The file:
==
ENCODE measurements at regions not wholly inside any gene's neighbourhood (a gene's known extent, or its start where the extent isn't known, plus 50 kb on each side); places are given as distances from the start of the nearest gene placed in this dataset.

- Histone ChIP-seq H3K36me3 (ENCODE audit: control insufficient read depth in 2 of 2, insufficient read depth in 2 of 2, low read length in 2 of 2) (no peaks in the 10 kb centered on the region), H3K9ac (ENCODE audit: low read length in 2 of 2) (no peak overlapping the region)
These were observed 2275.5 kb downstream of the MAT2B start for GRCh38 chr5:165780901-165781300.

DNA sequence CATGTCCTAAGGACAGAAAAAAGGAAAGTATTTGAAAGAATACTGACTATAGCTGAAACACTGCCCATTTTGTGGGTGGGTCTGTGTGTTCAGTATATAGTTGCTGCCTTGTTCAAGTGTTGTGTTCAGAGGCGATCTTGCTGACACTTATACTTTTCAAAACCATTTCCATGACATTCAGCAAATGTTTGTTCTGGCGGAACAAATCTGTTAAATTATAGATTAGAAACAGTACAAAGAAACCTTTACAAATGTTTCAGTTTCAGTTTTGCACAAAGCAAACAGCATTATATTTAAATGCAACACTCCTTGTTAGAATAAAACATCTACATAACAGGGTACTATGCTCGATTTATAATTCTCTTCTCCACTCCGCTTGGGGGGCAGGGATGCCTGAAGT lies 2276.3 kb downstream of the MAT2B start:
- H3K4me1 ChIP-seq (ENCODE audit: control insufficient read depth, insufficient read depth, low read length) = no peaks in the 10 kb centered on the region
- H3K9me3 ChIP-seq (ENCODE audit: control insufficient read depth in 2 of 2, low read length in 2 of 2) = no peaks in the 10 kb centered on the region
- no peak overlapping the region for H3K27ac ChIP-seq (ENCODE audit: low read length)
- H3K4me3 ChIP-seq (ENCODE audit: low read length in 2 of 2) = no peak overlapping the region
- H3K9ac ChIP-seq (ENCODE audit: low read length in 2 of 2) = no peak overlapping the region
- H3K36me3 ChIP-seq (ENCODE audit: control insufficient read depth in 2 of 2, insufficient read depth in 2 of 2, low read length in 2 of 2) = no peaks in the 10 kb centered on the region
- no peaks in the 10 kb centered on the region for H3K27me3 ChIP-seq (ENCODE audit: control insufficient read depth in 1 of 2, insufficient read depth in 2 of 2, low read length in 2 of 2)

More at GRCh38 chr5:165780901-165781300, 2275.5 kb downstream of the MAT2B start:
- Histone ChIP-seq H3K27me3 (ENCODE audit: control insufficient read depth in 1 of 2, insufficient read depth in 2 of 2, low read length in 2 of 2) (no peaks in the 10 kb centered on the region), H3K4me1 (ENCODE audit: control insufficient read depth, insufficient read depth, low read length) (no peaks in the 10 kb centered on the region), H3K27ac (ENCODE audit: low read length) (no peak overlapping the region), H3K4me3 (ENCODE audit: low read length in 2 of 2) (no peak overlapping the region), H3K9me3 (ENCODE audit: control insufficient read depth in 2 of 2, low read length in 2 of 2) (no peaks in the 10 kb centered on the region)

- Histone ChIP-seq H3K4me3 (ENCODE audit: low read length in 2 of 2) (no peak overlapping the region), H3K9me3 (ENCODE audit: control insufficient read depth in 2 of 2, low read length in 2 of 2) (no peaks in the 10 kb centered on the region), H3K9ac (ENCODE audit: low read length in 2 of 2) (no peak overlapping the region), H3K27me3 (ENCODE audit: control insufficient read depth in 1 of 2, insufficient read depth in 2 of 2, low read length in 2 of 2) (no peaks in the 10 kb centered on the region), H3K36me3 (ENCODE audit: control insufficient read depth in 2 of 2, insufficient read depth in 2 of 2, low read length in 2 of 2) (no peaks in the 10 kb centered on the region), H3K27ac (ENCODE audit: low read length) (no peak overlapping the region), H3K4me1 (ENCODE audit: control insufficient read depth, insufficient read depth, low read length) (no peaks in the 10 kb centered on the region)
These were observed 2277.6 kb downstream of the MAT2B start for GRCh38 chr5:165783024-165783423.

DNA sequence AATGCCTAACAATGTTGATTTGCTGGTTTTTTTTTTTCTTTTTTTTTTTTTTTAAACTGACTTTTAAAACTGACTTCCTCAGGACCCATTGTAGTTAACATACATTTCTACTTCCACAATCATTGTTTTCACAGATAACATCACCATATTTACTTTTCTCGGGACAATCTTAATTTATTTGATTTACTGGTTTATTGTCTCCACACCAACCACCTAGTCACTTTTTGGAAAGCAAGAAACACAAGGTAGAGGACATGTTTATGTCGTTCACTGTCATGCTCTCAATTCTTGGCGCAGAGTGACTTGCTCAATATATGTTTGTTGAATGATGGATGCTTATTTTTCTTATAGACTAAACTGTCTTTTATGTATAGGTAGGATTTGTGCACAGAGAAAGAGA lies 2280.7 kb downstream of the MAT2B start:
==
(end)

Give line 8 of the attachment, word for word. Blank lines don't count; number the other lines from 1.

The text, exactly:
- H3K4me3 ChIP-seq (ENCODE audit: low read length in 2 of 2) = no peak overlapping the region